Posted 07 February 2012 - 01:33 PM
It will be published in a print book I'm putting together and will become the example for a section on typographic mapping. It only has to serve as an example of this kind of map, it does not really have to do anything else. In fact, the bit that you see here would be the exact same bit that would be in the book, I'm not going to fill it out anymore (unless the advice from CartoTalkers is that I should).
Black, gray, and green text is in Cisalpin and the river and bay names are in Palatino Italics.
Posted 07 February 2012 - 06:06 PM
Posted 07 February 2012 - 06:56 PM
Have you looked at the NG Surname map? It shows a more analytical approach to typographic mapping that may work better as a GIS example with type representing qualitative and quantitative data in a single symbol and less need for hardcore manual label work.
I agree with Dennis that an appreciation for type itself is key to getting this right. A map as simple as one that contains only type for feature symbols is probably (paradoxically) one of the most difficult to execute properly. I am a firm believer in emulation for practice in map design but I've never had the guts to try typographic mapping, looks way too hard!
Posted 08 February 2012 - 09:12 AM
(the apparent "period" after "Boloton" is actullay the dot in the i of "Lindsay")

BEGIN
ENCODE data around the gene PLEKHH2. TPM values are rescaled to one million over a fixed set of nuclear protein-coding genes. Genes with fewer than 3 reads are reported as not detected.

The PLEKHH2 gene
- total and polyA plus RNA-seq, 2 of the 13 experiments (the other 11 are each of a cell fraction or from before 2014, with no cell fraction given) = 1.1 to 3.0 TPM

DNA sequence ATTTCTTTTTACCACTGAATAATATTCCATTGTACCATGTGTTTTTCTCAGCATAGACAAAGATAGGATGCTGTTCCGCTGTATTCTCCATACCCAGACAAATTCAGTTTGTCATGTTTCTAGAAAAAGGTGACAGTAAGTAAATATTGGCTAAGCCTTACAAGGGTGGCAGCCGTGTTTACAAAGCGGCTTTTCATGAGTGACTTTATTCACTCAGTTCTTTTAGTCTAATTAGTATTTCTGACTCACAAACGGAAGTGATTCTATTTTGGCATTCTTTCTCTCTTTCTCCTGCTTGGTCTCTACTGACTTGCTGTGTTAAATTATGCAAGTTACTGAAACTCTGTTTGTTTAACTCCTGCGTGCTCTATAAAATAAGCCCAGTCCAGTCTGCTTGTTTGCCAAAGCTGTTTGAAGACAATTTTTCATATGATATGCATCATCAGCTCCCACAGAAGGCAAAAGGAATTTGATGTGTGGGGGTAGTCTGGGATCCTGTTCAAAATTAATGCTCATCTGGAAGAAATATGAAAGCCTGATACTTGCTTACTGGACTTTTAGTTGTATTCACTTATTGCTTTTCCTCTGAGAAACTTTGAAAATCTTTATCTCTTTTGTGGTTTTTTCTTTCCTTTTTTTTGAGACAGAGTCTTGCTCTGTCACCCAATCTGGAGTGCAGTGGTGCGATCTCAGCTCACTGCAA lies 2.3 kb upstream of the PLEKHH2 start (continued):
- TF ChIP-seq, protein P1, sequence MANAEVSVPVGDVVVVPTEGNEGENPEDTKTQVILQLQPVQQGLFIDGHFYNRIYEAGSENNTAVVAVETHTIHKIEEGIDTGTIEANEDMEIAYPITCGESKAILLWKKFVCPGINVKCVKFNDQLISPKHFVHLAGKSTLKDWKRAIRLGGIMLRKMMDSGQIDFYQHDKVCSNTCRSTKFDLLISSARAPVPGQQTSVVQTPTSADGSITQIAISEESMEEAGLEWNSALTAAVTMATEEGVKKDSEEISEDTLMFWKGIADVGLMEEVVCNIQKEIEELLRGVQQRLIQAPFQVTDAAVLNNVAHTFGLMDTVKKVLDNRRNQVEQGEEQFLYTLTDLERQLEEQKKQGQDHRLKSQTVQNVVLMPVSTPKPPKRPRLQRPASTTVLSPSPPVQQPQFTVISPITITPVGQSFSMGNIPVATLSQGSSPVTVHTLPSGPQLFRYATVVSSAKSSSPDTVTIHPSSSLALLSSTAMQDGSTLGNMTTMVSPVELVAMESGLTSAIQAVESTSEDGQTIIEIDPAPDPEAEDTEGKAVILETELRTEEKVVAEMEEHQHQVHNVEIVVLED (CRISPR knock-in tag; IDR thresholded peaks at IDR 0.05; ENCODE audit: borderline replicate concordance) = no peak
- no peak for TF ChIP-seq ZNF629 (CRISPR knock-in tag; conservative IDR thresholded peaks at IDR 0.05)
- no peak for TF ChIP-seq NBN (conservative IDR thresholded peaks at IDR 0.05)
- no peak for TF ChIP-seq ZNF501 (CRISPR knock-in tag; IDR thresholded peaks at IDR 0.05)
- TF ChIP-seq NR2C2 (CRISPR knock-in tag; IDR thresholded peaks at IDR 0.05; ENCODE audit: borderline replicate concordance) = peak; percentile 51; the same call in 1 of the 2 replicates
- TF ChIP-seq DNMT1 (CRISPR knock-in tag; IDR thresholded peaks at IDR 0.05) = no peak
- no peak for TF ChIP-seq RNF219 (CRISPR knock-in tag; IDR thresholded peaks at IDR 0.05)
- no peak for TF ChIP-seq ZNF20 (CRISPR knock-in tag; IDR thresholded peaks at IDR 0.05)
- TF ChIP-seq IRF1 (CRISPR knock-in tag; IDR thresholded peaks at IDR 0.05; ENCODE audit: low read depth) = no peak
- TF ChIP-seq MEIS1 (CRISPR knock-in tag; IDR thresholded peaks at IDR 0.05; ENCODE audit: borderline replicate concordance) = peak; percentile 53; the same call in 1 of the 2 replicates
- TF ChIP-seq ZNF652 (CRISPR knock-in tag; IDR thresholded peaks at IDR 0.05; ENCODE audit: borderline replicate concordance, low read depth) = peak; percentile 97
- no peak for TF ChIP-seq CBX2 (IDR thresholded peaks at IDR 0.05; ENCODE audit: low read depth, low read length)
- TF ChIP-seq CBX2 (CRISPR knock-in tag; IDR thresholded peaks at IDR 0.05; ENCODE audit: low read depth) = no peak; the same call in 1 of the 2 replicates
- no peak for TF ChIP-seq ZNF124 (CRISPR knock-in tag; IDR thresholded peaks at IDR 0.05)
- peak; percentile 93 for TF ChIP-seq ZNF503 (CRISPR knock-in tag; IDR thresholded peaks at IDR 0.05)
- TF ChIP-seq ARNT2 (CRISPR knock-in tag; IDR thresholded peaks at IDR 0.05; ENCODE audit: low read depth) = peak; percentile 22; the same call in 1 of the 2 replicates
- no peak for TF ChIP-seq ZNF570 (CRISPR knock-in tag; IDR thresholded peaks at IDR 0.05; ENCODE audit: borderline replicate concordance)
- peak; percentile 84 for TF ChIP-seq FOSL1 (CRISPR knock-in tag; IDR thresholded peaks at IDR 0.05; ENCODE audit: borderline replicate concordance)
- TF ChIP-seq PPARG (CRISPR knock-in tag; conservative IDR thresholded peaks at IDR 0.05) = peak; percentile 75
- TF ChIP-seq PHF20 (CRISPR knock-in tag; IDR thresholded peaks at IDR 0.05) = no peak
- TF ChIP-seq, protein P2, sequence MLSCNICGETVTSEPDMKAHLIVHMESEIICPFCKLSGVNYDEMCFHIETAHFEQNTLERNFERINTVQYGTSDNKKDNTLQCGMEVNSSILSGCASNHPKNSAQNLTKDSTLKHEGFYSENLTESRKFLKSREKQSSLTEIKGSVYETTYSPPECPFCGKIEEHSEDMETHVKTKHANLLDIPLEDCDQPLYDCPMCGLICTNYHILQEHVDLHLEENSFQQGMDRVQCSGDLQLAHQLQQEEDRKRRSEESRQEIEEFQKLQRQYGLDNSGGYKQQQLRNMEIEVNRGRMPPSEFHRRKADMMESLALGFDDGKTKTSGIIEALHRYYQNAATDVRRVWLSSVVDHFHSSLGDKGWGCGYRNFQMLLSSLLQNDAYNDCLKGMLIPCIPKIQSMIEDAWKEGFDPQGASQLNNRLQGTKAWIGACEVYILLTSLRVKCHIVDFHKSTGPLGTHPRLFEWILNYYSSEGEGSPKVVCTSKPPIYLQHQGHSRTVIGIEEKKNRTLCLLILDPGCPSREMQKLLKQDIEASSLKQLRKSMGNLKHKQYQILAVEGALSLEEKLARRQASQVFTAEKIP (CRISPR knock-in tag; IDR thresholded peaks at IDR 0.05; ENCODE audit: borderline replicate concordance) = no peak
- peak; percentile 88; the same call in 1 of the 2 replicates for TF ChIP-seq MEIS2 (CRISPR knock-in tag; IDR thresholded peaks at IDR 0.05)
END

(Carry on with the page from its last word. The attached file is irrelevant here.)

Posted 08 February 2012 - 10:04 AM
This is my first foray into typography mapping and it is definitely harder than it looks.
Yep, it's definitely a struggle to get it to look just right. I tried my hand it as well some months ago and ended up spending half a day, if not more, on just a small section.
I did cheat: the reddish "bebouwing" (building) is a big text area where I just copy/pasted the same few lines of text a lot of times. By making the sides of that area jagged I avoided repeating patterns. The roads are drawn on top as white lines, with black type on top of those.
Email: email@example.com / Twitter: @redgeographics
Posted 13 February 2012 - 12:48 PM
There are some great examples of type maps from Hans, Axis Maps, Hugo Ahlenius, to name a few. I didn't want to write about them in my book without having actually attempted one. I originally thought it was all about jamming as much type in there as possible but then came the realization that it is more about pattern, and for pattern to work well you have to have a lot of one thing and only splashes of the other things (80/20, perhaps). I'm sure this one isn't wonderful either but it has helped immensely! Thanks for your comments and suggestions.
[New edit: changed map colors]
0 user(s) are reading this topic
0 members, 0 guests, 0 anonymous users